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I'm Matthew Somerfield, a freelance journalist focused on the technical elements of Formula One. It has been a pleasure to provide content via this site for the last 5 years, which has led me to several paid freelancing jobs along the way. I'm currently plying my trade with and working alongside the legend that is Giorgio Piola.

This has seen the content here diminish as a result and I'd like that to change. In order to accomplish this I need your financial support, as I need to break free of the shackles of doing this part time. If you like the content I've been producing and want more of it I'd ask that if you can spare some change each month it'd go a long way towards transforming this site into the technical behemoth I know it can be.

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28 Jun 2014

Red Bull can surely stake a claim for the best chassis on the 2014 grid with Mercedes coming in a close second but with a powerunit deficit they're still pushing for more efficiency/downforce.

Red Bull's greatest asset over the last few seasons has been controlling the way in which the diffuser is sealed, clearly making huge strides with exhaust blowing to magnify this. With the exhaust placed along the cars centreline this season, sealing the diffuser by this method is all but impossible, but the teams still want to do their best to seal the diffusers edges to maximise downforce.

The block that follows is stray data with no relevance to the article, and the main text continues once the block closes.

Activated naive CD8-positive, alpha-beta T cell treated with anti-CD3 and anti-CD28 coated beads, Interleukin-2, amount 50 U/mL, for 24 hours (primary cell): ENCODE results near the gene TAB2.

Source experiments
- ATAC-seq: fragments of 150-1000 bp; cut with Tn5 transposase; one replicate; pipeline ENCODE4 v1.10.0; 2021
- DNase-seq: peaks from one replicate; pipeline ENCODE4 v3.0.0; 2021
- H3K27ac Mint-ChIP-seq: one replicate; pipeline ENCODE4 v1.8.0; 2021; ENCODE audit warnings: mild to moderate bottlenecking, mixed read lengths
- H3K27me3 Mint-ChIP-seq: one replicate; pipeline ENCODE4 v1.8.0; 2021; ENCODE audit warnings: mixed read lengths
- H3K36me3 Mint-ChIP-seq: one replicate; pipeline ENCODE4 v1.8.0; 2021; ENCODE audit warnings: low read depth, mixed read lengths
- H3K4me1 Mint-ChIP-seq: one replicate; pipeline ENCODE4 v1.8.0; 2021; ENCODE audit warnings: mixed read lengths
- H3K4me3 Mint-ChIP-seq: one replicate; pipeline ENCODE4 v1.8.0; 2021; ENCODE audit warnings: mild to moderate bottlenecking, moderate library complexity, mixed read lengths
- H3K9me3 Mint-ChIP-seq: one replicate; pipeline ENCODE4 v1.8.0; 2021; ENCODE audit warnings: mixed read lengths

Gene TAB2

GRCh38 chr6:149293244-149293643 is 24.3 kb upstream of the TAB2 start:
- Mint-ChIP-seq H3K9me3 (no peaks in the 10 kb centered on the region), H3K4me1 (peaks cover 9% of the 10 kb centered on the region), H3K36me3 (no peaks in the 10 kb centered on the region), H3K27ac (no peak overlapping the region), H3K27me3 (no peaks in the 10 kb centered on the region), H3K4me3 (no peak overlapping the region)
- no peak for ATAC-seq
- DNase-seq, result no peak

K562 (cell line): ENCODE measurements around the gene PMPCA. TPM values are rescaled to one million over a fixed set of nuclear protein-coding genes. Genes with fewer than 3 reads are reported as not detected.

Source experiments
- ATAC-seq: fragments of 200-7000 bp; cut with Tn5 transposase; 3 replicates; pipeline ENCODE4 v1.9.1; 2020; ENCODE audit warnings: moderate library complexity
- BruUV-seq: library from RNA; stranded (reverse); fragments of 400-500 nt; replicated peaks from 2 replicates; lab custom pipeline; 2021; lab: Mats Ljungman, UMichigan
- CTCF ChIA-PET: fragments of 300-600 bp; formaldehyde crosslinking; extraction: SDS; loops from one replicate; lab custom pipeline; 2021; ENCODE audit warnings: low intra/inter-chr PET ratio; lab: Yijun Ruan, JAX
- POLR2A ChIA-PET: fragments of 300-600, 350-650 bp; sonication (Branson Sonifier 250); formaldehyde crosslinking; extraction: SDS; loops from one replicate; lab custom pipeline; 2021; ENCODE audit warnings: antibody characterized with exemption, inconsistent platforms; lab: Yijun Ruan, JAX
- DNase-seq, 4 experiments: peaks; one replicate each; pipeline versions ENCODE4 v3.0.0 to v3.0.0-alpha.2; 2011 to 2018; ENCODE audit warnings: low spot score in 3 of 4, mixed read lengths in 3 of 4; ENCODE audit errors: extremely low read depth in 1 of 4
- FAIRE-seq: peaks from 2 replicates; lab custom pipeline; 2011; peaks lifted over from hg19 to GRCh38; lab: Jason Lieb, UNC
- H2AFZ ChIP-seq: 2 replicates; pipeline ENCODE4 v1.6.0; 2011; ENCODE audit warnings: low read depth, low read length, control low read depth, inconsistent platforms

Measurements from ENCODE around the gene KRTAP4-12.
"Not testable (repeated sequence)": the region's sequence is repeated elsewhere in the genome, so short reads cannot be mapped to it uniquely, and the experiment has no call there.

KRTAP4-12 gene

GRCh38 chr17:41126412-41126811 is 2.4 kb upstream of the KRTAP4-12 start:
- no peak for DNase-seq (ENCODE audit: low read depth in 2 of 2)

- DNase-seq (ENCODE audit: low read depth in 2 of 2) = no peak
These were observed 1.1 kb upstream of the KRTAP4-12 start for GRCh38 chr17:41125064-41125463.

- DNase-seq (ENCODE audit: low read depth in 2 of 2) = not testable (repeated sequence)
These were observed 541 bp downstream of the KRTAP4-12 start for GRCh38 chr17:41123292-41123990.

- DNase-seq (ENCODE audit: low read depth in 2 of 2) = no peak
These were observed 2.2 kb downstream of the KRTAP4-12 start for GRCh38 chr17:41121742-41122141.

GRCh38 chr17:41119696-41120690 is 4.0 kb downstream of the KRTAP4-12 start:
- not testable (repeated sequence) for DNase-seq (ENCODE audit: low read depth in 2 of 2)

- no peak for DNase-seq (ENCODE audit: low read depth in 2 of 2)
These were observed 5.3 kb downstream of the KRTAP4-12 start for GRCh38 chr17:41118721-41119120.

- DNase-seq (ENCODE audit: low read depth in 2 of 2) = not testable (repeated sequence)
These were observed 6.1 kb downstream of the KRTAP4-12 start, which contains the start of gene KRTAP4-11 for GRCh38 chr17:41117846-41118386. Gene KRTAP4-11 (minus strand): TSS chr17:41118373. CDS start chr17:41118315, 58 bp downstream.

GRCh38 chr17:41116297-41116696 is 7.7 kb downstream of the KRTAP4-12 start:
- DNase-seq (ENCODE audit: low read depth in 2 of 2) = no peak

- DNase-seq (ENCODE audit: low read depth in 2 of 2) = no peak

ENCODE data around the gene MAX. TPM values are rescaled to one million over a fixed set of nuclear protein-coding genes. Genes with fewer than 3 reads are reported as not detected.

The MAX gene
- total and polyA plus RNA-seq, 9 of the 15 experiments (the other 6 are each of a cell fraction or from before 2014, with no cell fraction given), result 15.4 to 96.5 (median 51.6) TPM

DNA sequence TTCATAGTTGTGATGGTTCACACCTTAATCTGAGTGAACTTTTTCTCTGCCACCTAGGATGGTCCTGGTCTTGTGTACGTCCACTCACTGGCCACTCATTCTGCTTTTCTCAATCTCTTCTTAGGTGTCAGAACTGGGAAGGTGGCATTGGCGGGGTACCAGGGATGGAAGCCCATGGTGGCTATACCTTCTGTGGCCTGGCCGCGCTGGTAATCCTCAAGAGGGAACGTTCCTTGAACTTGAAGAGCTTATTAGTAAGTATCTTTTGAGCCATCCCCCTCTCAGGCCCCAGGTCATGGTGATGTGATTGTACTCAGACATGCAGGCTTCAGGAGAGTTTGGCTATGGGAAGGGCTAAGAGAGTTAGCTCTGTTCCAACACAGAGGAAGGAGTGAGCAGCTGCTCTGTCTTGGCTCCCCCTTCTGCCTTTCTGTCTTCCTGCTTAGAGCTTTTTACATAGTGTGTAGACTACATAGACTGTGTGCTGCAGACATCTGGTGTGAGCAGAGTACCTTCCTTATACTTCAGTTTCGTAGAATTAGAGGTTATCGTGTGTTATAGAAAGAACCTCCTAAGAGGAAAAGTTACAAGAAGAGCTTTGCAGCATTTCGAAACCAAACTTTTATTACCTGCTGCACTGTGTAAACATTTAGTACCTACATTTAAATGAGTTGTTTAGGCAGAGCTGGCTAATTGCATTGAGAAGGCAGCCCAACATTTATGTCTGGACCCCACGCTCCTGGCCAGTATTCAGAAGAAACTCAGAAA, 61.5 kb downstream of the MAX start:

One of the largest factors in their quest to 'seal' the diffuser is the way in which the tyres squirt airflow laterally into the diffusers path under deformation, leading to inconsistent levels of downforce. The teams have been managing this for several seasons now with cuts, slots and strakes ahead of the rear wheels, designed to roll up and vorticise the airflow in that region, reducing the effects of 'tyre squirt'. Several races ago Red Bull redesigned their tyre squirt slots ahead of the rear wheels with a dog legged section cut out, for Austria the team arrived with a new vertical strake design. Split into two sections, the rearward strake also has a scroll on its top edge, these strakes will work together to roll up the airflow into a vortex and reduce the impact the tyres deformation has during cornering on the diffuser.

At their home circuit the team decided to once again utilise the upper Y100 Winglet/Monkey Seat that they employed in Monaco.

They also re-introduced the small vortex generators at the leading edge of the diffuser. These small devices help to overcome the diffusers angle by disturbing the airflow, leading to a more stable delivery of downforce over a wider speed range.

Both of these additions are primarily used to give the driver more stability but will come at the expense of a small drag penalty. Meanwhile the rear wing upper flap's V groove was also reduced for Austria which will not only take advantage of the team using the upper Y100 winglet to garner more downforce but will lead to a slight increase in drag too.



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